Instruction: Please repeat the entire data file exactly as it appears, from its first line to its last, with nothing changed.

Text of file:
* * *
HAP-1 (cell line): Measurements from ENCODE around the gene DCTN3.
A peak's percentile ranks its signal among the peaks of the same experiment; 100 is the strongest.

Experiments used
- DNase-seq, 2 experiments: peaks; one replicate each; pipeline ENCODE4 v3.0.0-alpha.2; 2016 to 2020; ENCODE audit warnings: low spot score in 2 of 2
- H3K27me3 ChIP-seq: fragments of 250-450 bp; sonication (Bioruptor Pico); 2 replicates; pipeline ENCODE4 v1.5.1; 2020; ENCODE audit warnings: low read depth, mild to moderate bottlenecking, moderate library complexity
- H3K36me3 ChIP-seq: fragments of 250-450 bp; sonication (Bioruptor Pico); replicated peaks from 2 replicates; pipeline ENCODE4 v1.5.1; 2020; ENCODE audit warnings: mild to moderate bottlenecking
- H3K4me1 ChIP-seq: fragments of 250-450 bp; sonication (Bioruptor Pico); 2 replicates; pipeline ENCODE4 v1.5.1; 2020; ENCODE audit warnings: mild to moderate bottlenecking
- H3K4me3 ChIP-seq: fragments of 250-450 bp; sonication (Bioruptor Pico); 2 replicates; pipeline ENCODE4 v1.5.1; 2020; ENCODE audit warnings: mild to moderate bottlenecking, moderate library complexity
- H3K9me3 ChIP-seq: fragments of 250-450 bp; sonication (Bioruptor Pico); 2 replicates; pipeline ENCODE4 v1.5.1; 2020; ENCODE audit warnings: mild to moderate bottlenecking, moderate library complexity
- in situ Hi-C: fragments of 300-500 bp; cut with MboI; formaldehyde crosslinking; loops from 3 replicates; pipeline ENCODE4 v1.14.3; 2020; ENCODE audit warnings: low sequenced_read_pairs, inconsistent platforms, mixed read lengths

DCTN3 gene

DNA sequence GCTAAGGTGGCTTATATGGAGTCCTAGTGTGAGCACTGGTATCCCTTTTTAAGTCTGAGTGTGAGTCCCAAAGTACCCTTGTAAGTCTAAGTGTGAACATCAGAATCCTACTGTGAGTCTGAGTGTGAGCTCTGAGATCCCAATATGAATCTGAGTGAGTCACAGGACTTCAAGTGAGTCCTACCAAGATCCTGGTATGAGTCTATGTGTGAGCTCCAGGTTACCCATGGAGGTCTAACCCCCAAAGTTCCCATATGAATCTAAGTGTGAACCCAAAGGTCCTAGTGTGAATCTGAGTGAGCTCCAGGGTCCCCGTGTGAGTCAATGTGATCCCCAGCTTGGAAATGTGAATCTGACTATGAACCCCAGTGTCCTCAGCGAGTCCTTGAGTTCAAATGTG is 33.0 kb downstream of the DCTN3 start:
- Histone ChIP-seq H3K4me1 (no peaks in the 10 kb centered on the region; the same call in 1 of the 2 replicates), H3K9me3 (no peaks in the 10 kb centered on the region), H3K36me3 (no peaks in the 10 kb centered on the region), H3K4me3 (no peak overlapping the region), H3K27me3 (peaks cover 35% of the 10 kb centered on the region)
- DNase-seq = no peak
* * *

HAP-1 (cell line): Measurements from ENCODE around the gene DCTN3.
A peak's percentile ranks its signal among the peaks of the same experiment; 100 is the strongest.

Experiments used
- DNase-seq, 2 experiments: peaks; one replicate each; pipeline ENCODE4 v3.0.0-alpha.2; 2016 to 2020; ENCODE audit warnings: low spot score in 2 of 2
- H3K27me3 ChIP-seq: fragments of 250-450 bp; sonication (Bioruptor Pico); 2 replicates; pipeline ENCODE4 v1.5.1; 2020; ENCODE audit warnings: low read depth, mild to moderate bottlenecking, moderate library complexity
- H3K36me3 ChIP-seq: fragments of 250-450 bp; sonication (Bioruptor Pico); replicated peaks from 2 replicates; pipeline ENCODE4 v1.5.1; 2020; ENCODE audit warnings: mild to moderate bottlenecking
- H3K4me1 ChIP-seq: fragments of 250-450 bp; sonication (Bioruptor Pico); 2 replicates; pipeline ENCODE4 v1.5.1; 2020; ENCODE audit warnings: mild to moderate bottlenecking
- H3K4me3 ChIP-seq: fragments of 250-450 bp; sonication (Bioruptor Pico); 2 replicates; pipeline ENCODE4 v1.5.1; 2020; ENCODE audit warnings: mild to moderate bottlenecking, moderate library complexity
- H3K9me3 ChIP-seq: fragments of 250-450 bp; sonication (Bioruptor Pico); 2 replicates; pipeline ENCODE4 v1.5.1; 2020; ENCODE audit warnings: mild to moderate bottlenecking, moderate library complexity
- in situ Hi-C: fragments of 300-500 bp; cut with MboI; formaldehyde crosslinking; loops from 3 replicates; pipeline ENCODE4 v1.14.3; 2020; ENCODE audit warnings: low sequenced_read_pairs, inconsistent platforms, mixed read lengths

DCTN3 gene

DNA sequence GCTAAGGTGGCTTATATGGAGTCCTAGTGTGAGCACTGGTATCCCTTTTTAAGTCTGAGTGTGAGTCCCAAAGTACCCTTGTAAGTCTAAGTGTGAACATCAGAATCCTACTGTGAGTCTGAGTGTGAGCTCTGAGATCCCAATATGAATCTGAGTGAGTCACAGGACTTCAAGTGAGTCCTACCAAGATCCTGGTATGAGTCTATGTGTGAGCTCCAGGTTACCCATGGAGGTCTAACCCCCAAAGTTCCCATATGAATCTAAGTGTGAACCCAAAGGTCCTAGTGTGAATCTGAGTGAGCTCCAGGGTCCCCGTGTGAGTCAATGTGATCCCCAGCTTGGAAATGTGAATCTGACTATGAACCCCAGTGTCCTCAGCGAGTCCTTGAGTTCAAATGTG is 33.0 kb downstream of the DCTN3 start:
- Histone ChIP-seq H3K4me1 (no peaks in the 10 kb centered on the region; the same call in 1 of the 2 replicates), H3K9me3 (no peaks in the 10 kb centered on the region), H3K36me3 (no peaks in the 10 kb centered on the region), H3K4me3 (no peak overlapping the region), H3K27me3 (peaks cover 35% of the 10 kb centered on the region)
- DNase-seq = no peak